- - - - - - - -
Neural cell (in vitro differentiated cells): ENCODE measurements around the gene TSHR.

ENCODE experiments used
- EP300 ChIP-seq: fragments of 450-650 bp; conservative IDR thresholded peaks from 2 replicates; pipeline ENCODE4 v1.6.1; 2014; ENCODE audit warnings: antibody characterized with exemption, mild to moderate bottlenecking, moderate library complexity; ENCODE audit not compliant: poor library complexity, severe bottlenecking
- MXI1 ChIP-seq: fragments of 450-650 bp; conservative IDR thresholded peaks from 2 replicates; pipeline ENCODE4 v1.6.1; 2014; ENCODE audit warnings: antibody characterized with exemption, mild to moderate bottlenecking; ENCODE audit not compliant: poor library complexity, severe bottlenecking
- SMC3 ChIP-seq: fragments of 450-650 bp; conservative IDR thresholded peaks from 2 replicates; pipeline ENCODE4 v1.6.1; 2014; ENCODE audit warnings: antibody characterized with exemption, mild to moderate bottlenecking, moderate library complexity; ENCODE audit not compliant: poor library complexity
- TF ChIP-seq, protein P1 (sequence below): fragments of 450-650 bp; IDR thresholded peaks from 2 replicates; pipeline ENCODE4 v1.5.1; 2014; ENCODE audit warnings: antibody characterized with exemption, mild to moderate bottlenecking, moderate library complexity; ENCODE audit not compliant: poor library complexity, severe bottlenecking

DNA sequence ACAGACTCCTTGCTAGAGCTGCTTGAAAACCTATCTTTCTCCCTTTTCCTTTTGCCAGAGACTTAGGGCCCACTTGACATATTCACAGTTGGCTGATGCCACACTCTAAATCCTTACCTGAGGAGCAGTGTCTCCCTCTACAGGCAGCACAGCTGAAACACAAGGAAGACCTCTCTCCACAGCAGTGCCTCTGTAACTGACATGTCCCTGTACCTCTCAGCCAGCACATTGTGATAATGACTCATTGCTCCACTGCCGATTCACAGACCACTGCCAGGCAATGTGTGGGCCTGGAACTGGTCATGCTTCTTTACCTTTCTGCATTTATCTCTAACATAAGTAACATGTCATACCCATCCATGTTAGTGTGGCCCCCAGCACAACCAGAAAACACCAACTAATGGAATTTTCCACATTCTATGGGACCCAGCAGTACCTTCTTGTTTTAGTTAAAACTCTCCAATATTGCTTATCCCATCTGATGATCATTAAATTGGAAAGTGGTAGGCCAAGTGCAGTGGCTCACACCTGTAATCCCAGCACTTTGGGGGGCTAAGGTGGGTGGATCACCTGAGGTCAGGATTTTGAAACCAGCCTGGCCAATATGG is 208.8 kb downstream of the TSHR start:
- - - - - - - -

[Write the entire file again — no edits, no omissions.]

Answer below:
Neural cell (in vitro differentiated cells): ENCODE measurements around the gene TSHR.

ENCODE experiments used
- EP300 ChIP-seq: fragments of 450-650 bp; conservative IDR thresholded peaks from 2 replicates; pipeline ENCODE4 v1.6.1; 2014; ENCODE audit warnings: antibody characterized with exemption, mild to moderate bottlenecking, moderate library complexity; ENCODE audit not compliant: poor library complexity, severe bottlenecking
- MXI1 ChIP-seq: fragments of 450-650 bp; conservative IDR thresholded peaks from 2 replicates; pipeline ENCODE4 v1.6.1; 2014; ENCODE audit warnings: antibody characterized with exemption, mild to moderate bottlenecking; ENCODE audit not compliant: poor library complexity, severe bottlenecking
- SMC3 ChIP-seq: fragments of 450-650 bp; conservative IDR thresholded peaks from 2 replicates; pipeline ENCODE4 v1.6.1; 2014; ENCODE audit warnings: antibody characterized with exemption, mild to moderate bottlenecking, moderate library complexity; ENCODE audit not compliant: poor library complexity
- TF ChIP-seq, protein P1 (sequence below): fragments of 450-650 bp; IDR thresholded peaks from 2 replicates; pipeline ENCODE4 v1.5.1; 2014; ENCODE audit warnings: antibody characterized with exemption, mild to moderate bottlenecking, moderate library complexity; ENCODE audit not compliant: poor library complexity, severe bottlenecking

DNA sequence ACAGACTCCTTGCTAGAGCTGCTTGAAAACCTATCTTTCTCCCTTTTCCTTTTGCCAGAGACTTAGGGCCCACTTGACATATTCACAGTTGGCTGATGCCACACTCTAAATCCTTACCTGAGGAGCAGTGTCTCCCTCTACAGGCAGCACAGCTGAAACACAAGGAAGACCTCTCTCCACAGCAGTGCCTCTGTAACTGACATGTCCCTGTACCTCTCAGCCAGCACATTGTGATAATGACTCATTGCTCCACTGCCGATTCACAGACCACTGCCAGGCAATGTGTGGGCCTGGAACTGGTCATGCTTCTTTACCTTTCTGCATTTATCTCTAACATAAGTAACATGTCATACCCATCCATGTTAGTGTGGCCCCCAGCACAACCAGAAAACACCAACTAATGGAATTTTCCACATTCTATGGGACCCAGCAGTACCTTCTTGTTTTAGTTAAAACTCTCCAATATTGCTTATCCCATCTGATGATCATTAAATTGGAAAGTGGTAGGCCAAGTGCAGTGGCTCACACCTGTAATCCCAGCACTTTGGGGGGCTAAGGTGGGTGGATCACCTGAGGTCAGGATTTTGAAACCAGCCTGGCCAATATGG is 208.8 kb downstream of the TSHR start: